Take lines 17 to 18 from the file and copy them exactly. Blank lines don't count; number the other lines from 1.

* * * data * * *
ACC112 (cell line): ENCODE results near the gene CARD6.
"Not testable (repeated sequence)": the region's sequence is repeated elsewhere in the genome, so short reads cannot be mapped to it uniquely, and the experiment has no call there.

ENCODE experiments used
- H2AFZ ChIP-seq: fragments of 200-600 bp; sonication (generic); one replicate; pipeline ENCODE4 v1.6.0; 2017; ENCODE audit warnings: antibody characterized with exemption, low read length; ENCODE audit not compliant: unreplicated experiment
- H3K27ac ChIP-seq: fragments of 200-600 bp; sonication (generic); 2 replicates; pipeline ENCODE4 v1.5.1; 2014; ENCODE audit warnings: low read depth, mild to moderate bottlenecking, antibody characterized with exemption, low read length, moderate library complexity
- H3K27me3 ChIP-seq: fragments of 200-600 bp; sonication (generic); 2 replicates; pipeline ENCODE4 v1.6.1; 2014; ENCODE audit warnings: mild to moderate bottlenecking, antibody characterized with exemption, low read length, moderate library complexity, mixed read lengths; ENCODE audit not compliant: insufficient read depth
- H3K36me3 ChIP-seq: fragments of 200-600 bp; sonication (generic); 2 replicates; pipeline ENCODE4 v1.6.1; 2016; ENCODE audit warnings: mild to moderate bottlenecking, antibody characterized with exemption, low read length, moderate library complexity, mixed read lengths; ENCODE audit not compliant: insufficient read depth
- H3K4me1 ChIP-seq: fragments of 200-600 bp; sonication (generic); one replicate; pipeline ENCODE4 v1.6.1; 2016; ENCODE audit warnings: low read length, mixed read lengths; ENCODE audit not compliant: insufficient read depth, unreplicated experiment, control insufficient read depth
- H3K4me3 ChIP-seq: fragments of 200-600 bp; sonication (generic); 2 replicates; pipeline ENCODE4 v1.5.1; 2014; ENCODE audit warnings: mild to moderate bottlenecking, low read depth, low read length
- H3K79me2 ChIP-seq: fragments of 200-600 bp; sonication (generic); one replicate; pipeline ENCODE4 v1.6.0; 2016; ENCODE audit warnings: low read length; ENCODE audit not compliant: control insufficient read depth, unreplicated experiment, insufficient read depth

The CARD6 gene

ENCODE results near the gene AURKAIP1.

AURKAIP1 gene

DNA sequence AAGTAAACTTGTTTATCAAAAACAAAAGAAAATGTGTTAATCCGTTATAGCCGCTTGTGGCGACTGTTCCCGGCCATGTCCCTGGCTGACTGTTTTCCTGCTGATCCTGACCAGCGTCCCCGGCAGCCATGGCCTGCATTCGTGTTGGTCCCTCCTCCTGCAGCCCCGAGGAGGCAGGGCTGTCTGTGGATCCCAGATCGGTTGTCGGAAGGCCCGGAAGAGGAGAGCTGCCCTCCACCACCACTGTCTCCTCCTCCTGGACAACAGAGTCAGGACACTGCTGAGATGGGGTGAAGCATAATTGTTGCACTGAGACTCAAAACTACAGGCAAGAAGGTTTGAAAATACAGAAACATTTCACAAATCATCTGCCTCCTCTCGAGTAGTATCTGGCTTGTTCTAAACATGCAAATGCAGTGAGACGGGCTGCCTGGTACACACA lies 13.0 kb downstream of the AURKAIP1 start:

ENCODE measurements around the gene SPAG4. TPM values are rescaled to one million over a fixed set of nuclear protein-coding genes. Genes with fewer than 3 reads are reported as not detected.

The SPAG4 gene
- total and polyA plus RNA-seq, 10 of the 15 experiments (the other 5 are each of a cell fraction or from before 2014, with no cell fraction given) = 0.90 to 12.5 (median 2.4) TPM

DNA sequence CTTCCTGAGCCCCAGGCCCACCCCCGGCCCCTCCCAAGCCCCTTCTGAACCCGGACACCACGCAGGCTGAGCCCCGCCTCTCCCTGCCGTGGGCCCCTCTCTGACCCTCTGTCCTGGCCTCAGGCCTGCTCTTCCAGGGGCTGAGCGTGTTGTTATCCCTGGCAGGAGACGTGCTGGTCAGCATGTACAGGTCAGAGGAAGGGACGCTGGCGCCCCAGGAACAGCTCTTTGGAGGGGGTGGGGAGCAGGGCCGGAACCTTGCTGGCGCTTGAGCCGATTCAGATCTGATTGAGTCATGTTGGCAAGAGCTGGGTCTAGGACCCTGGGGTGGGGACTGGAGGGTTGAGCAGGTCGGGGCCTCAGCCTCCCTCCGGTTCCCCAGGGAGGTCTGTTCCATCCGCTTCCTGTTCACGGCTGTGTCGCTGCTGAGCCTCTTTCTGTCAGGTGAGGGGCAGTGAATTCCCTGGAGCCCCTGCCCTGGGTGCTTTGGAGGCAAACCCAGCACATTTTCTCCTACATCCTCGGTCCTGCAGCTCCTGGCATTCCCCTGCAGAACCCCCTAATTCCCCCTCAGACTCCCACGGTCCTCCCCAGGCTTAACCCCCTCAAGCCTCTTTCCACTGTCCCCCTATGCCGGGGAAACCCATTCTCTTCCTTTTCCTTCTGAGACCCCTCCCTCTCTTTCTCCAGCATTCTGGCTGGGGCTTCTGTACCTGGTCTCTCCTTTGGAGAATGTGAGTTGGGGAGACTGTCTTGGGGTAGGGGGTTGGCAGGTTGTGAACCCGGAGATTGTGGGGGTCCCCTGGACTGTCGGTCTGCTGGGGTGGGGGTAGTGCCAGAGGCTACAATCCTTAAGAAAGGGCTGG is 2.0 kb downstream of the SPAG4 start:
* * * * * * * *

- total and polyA plus RNA-seq, 10 of the 15 experiments (the other 5 are each of a cell fraction or from before 2014, with no cell fraction given) = 0.90 to 12.5 (median 2.4) TPM

DNA sequence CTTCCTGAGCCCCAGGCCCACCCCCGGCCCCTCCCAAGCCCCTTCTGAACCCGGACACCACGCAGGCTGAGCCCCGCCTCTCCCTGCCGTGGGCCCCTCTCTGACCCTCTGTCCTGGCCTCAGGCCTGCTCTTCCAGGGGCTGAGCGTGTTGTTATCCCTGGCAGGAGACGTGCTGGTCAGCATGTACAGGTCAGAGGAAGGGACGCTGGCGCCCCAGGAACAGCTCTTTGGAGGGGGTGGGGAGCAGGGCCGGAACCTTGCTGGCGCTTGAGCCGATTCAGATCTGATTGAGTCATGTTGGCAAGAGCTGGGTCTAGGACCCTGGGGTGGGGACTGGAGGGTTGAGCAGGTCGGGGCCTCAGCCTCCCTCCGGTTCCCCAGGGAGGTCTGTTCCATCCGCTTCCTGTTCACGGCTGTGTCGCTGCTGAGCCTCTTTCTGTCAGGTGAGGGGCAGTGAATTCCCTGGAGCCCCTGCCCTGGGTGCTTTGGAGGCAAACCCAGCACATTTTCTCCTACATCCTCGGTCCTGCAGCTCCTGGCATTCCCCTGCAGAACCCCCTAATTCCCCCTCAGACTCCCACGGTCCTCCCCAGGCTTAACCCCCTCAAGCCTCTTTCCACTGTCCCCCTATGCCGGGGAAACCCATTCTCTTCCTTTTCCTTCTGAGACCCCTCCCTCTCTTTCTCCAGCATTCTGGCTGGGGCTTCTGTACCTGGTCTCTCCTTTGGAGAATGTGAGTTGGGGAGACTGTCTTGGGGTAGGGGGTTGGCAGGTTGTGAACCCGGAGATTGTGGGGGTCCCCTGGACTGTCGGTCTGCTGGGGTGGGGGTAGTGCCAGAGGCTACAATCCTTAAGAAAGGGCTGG is 2.0 kb downstream of the SPAG4 start: